US CONFERENCE OF MAYORS ADOPTS COMPLETE STREETS: The United States Conference of Mayors passed a resolution in support of a Complete Streets agenda in June. Complete Streets is a vision of a "seamless network of on-street bicycling and walking facilities, trails and transit connecting homes, jobs, schools, shops, families and friends." For more information about Complete Streets, go to:
http://www.americabikes.org/completestreets.asp [Centerlines #125]
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TRAILS FOR HEALTH: The Centers for Disease Control and Prevention (CDC) now offers it's "Trails for Health: Promoting Healthy Lifestyles and Environments" brochure in English and Spanish for general audiences. A brochure is also available for health promotion professionals, advocates, and policy makers at http://www.cdc.gov/nccdphp/dnpa/physical/trails.htm
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FREE LAND USE PUBLICATIONS AND RESOURCES: The Local Government Commission offers several free publications and resources focusing on land use and creating active, livable communities. Articles, presentations, fact sheets, tips, tools and case studies are included on their website http://www.lgc.org/freepub/land_use/index.html
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UPCOMING CONFERENCES AND WORKSHOPS

WALK21: The 6th International Conference on Walking in the 21st Century - "Everyday Walking Culture" - will take place in Switzerland September 22-23. The conference will focus on the planned implementation of walking into daily life by technical, political and structural means.

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INTERNATIONAL CONGRESS ON PHYSICAL ACTIVITY AND PUBLIC HEALTH - SAVE THE DATE: The Physical Activity and Health Branch at the U.S. Centers for Disease Control and Prevention will host the International Congress on Physical Activity and Public Health on 17-20 April 2006 in Atlanta, GA. This event will commemorate the 10-year anniversary of the release of the landmark U.S. Surgeon General's Report on Physical Activity and Health. Key scientific and programmatic advances in the field in the past 10 years will be emphasized and the direction of future research and promotion will be highlighted. Abstracts and contributed papers will be accepted for presentation at the Congress. Stay tuned for more info.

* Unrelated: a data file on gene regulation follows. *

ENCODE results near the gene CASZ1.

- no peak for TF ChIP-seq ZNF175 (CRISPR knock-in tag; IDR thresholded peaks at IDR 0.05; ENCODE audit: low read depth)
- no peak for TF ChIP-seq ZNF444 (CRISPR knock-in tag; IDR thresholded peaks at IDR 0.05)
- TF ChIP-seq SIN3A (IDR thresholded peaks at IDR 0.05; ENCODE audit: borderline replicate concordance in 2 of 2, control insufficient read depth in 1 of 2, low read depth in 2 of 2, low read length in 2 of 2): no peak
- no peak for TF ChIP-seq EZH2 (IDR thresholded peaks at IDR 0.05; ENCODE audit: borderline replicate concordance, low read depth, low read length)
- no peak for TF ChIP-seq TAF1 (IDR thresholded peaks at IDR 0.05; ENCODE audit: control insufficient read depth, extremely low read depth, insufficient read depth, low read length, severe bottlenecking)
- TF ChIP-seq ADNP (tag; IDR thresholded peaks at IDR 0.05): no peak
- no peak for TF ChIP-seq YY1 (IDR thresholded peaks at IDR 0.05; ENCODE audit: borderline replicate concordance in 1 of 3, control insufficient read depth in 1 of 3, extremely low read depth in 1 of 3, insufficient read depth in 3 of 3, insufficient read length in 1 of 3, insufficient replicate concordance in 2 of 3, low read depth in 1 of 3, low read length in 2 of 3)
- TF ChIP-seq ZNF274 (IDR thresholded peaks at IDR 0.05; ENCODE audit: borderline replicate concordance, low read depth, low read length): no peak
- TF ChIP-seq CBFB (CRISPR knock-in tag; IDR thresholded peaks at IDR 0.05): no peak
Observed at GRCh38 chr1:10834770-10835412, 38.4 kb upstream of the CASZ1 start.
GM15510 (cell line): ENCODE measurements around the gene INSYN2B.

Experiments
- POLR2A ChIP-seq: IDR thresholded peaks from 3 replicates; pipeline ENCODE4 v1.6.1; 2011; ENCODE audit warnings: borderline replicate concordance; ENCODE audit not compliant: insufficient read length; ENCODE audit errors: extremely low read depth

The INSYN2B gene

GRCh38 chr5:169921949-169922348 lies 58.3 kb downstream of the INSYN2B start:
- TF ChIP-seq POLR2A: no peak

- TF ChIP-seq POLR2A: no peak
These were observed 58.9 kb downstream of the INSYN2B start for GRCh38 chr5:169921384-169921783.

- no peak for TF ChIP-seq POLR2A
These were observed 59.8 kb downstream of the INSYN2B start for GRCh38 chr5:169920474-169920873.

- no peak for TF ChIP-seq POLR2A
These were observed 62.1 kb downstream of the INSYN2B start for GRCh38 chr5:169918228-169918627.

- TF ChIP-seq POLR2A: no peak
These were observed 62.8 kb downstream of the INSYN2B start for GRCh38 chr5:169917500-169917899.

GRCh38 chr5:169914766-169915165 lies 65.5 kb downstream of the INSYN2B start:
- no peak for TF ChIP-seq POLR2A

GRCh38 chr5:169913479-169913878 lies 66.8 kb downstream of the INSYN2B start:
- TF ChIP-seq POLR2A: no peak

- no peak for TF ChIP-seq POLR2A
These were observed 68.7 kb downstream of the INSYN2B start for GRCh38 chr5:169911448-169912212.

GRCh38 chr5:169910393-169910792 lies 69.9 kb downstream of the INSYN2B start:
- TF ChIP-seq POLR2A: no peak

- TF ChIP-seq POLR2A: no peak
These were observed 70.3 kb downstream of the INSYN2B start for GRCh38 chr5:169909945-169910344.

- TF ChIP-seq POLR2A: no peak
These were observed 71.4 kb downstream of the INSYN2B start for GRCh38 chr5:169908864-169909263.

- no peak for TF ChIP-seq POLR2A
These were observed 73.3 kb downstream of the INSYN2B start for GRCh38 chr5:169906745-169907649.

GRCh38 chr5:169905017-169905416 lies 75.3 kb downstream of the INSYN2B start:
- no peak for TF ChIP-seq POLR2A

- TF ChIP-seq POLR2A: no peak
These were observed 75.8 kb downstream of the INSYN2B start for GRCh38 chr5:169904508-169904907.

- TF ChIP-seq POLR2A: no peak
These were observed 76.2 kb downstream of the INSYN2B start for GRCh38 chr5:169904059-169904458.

For a more complete list of conferences and workshops, visit the PA links section of our website at http://prevention.sph.sc.edu/PAlinks/index.htm.
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USC PREVENTION RESEARCH CENTER UPDATE

RECENT PUBLICATIONS OF THE USC PRC: Wilcox S, Sharpe PA, Hutto B, Granner ML. Psychometric Properties of the Self-Efficacy for Exercise Questionnaire. Journal of Physical Activity and Health, 2(3):285-297, 2005.
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Writers: Lara Peck, Delores Pluto

This and past issues of the “University of South Carolina Prevention Research Center Notes” are available on our website at http://prevention.sph.sc.edu/Newsletter/index.htm.

To submit an item, please e-mail Delores Pluto at dmpluto@sc.edu.

To subscribe or unsubscribe to this newsletter, e-mail the Prevention Research Center at USCPRC@gwm.sc.edu. When subscribing, please include your name, e-mail address, title, and organizational affiliation. There is no subscription cost. If you have an e-mail filter in place that only allows messages from approved email addresses, please add uscprc@gwm.sc.edu to your approved list.

For continuing discussions about physical activity, join the Physical Activity and Public Health On-Line Network listserv. Instructions are located on our website, at http://prevention.sph.sc.edu/newsletter/commands.htm

The USC Prevention Research Center is a member of the CDC Prevention Research Center's National Network, consisting of 28 Centers in the U.S. For more information about the PRC National Network, visit http://www.cdc.gov/prc.


Prevention Research Center
Arnold School of Public Health, University of South Carolina
730 Devine Street, Columbia, South Carolina 29208
803-777-4253

This publication was supported by Cooperative Agreement Number 5-U48-DP-000051 from the Centers for Disease Control and Prevention (CDC). Its contents are solely the responsibility of the authors and do not necessarily represent the official views of the CDC